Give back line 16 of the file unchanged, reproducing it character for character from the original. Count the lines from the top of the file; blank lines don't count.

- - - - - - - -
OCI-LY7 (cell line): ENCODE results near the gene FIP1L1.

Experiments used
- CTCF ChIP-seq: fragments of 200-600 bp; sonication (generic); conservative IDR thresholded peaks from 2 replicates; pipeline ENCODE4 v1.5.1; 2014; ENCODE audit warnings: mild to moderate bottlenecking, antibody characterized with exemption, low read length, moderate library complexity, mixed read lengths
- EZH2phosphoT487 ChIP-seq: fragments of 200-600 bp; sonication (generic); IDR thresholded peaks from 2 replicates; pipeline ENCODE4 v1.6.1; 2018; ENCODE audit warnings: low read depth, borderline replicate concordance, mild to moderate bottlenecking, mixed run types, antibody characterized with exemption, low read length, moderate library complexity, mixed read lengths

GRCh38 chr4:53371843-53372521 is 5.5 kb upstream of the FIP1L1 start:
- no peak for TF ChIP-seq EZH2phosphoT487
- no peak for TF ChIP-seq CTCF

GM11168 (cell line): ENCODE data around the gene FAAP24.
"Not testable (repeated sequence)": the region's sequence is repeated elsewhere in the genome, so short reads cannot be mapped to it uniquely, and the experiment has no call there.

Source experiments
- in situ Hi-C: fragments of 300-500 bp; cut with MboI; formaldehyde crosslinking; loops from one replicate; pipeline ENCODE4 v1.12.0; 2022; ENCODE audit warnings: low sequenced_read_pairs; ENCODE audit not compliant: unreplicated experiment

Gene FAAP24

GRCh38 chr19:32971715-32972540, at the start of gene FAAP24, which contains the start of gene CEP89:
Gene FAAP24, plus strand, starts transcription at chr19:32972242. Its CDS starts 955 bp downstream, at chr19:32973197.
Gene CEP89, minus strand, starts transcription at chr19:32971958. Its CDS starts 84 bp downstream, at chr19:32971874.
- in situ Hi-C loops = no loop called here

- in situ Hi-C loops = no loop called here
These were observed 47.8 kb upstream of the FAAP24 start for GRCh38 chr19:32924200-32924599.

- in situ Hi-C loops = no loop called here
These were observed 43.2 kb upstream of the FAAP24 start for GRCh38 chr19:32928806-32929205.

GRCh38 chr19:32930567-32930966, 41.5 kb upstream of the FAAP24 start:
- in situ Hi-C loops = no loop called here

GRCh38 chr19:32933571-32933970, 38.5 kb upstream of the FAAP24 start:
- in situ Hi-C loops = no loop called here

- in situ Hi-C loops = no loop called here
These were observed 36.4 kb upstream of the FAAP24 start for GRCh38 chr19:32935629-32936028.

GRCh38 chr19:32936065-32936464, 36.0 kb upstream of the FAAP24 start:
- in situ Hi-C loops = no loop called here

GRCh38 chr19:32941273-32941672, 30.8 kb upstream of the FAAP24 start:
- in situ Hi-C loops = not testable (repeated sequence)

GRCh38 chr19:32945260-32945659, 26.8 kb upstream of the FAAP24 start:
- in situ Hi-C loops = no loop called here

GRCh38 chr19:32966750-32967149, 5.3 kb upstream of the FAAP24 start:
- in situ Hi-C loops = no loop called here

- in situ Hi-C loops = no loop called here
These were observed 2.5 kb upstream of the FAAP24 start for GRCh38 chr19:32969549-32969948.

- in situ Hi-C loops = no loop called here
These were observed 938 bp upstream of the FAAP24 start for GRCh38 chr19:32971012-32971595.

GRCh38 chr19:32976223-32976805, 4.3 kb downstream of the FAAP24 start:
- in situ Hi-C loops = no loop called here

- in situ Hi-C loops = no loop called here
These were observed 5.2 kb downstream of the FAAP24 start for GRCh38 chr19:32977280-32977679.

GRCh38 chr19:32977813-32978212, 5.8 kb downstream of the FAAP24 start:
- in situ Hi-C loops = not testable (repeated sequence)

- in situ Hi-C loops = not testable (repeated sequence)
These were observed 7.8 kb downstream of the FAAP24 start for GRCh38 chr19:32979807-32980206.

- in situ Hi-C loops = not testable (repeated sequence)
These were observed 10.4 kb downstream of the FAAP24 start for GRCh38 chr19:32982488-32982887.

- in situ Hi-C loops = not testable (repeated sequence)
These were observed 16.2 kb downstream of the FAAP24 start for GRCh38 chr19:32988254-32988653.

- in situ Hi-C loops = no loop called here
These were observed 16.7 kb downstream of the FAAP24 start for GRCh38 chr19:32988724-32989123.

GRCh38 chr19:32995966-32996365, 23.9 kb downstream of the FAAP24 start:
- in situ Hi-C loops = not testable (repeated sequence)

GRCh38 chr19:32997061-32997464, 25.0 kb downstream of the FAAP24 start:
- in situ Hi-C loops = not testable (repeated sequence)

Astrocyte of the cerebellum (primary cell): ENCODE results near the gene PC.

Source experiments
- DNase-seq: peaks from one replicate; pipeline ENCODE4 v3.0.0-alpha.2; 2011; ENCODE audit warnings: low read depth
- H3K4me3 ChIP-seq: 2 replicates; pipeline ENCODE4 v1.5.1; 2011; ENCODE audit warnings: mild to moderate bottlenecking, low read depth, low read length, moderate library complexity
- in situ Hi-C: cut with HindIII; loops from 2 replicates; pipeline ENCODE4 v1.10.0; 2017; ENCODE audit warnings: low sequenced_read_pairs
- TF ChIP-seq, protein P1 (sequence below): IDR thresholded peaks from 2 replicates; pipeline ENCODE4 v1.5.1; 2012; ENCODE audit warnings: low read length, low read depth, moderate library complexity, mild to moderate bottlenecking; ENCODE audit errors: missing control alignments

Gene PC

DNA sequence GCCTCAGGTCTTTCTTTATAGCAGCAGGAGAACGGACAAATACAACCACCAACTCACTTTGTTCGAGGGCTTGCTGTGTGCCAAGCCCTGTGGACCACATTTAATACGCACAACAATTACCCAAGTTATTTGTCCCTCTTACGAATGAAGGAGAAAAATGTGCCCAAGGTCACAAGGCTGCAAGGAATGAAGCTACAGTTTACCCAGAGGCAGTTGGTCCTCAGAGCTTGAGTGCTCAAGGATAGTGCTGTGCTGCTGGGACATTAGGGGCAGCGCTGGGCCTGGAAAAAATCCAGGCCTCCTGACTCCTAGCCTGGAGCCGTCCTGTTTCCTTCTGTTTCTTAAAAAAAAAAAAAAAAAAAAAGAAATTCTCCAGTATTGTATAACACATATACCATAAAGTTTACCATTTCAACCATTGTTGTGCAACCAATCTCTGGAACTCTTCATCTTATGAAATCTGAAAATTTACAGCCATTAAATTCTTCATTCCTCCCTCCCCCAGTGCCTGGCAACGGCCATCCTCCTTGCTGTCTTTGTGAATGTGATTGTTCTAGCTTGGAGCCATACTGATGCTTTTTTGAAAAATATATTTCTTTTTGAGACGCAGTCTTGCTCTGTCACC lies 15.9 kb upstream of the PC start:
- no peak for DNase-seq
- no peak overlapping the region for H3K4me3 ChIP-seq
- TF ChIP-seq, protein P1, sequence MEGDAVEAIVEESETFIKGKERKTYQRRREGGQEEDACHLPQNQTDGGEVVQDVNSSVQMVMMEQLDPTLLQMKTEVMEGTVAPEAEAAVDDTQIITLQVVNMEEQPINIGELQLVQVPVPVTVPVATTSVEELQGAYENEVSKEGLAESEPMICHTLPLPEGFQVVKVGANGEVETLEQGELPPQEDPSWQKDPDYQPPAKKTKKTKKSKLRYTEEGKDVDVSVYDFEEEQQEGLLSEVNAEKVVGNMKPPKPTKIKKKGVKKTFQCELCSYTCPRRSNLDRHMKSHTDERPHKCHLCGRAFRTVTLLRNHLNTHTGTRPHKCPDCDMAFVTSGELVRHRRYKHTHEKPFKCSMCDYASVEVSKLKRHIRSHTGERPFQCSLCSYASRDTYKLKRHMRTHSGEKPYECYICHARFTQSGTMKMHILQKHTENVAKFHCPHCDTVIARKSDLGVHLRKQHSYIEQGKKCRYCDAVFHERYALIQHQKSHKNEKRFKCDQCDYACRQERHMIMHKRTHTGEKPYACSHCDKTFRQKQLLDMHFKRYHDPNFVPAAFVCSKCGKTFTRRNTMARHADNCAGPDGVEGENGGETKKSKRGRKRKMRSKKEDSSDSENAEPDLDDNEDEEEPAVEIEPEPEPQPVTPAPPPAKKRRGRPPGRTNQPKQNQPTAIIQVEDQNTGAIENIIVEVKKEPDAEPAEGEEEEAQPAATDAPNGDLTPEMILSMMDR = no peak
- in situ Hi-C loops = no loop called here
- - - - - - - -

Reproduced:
- in situ Hi-C loops = no loop called here